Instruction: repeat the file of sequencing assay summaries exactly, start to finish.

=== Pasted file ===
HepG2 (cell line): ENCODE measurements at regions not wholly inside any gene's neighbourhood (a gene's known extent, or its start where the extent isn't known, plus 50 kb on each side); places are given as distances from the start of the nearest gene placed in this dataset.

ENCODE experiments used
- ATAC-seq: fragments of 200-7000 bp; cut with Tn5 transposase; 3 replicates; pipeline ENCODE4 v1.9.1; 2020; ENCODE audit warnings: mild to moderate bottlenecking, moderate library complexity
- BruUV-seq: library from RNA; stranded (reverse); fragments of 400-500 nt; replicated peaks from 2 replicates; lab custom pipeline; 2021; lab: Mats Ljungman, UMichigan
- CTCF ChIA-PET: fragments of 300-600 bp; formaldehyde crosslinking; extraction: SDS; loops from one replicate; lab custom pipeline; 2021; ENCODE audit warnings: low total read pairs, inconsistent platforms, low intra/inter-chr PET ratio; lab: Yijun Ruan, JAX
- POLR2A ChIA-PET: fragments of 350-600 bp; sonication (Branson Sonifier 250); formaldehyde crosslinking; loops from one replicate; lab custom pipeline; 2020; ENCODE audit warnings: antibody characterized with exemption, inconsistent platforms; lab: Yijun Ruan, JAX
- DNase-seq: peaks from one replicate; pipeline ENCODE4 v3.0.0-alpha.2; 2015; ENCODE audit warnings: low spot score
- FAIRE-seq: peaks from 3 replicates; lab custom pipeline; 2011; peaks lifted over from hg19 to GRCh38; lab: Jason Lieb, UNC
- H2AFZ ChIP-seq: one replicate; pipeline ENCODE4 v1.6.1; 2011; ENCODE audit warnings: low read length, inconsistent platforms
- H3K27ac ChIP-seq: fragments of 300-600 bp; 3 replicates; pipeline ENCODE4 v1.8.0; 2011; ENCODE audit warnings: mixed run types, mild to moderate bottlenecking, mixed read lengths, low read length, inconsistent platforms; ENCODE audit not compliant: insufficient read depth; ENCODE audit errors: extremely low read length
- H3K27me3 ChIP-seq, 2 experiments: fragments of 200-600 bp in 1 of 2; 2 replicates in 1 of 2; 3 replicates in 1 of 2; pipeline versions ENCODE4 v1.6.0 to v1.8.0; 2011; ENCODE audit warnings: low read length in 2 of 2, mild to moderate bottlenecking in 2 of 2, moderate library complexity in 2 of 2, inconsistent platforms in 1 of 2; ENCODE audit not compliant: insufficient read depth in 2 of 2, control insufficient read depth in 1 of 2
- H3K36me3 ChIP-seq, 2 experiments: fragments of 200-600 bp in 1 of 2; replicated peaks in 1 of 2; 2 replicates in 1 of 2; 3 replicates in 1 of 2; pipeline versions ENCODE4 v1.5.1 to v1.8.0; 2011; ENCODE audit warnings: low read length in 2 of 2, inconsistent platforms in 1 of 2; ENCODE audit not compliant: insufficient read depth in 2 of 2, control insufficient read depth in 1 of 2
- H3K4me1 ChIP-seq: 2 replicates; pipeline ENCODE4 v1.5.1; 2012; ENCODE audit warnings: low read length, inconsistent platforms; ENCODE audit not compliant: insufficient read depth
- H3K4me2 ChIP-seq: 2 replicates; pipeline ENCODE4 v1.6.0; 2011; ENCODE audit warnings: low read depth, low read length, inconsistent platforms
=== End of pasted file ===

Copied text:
HepG2 (cell line): ENCODE measurements at regions not wholly inside any gene's neighbourhood (a gene's known extent, or its start where the extent isn't known, plus 50 kb on each side); places are given as distances from the start of the nearest gene placed in this dataset.

ENCODE experiments used
- ATAC-seq: fragments of 200-7000 bp; cut with Tn5 transposase; 3 replicates; pipeline ENCODE4 v1.9.1; 2020; ENCODE audit warnings: mild to moderate bottlenecking, moderate library complexity
- BruUV-seq: library from RNA; stranded (reverse); fragments of 400-500 nt; replicated peaks from 2 replicates; lab custom pipeline; 2021; lab: Mats Ljungman, UMichigan
- CTCF ChIA-PET: fragments of 300-600 bp; formaldehyde crosslinking; extraction: SDS; loops from one replicate; lab custom pipeline; 2021; ENCODE audit warnings: low total read pairs, inconsistent platforms, low intra/inter-chr PET ratio; lab: Yijun Ruan, JAX
- POLR2A ChIA-PET: fragments of 350-600 bp; sonication (Branson Sonifier 250); formaldehyde crosslinking; loops from one replicate; lab custom pipeline; 2020; ENCODE audit warnings: antibody characterized with exemption, inconsistent platforms; lab: Yijun Ruan, JAX
- DNase-seq: peaks from one replicate; pipeline ENCODE4 v3.0.0-alpha.2; 2015; ENCODE audit warnings: low spot score
- FAIRE-seq: peaks from 3 replicates; lab custom pipeline; 2011; peaks lifted over from hg19 to GRCh38; lab: Jason Lieb, UNC
- H2AFZ ChIP-seq: one replicate; pipeline ENCODE4 v1.6.1; 2011; ENCODE audit warnings: low read length, inconsistent platforms
- H3K27ac ChIP-seq: fragments of 300-600 bp; 3 replicates; pipeline ENCODE4 v1.8.0; 2011; ENCODE audit warnings: mixed run types, mild to moderate bottlenecking, mixed read lengths, low read length, inconsistent platforms; ENCODE audit not compliant: insufficient read depth; ENCODE audit errors: extremely low read length
- H3K27me3 ChIP-seq, 2 experiments: fragments of 200-600 bp in 1 of 2; 2 replicates in 1 of 2; 3 replicates in 1 of 2; pipeline versions ENCODE4 v1.6.0 to v1.8.0; 2011; ENCODE audit warnings: low read length in 2 of 2, mild to moderate bottlenecking in 2 of 2, moderate library complexity in 2 of 2, inconsistent platforms in 1 of 2; ENCODE audit not compliant: insufficient read depth in 2 of 2, control insufficient read depth in 1 of 2
- H3K36me3 ChIP-seq, 2 experiments: fragments of 200-600 bp in 1 of 2; replicated peaks in 1 of 2; 2 replicates in 1 of 2; 3 replicates in 1 of 2; pipeline versions ENCODE4 v1.5.1 to v1.8.0; 2011; ENCODE audit warnings: low read length in 2 of 2, inconsistent platforms in 1 of 2; ENCODE audit not compliant: insufficient read depth in 2 of 2, control insufficient read depth in 1 of 2
- H3K4me1 ChIP-seq: 2 replicates; pipeline ENCODE4 v1.5.1; 2012; ENCODE audit warnings: low read length, inconsistent platforms; ENCODE audit not compliant: insufficient read depth
- H3K4me2 ChIP-seq: 2 replicates; pipeline ENCODE4 v1.6.0; 2011; ENCODE audit warnings: low read depth, low read length, inconsistent platforms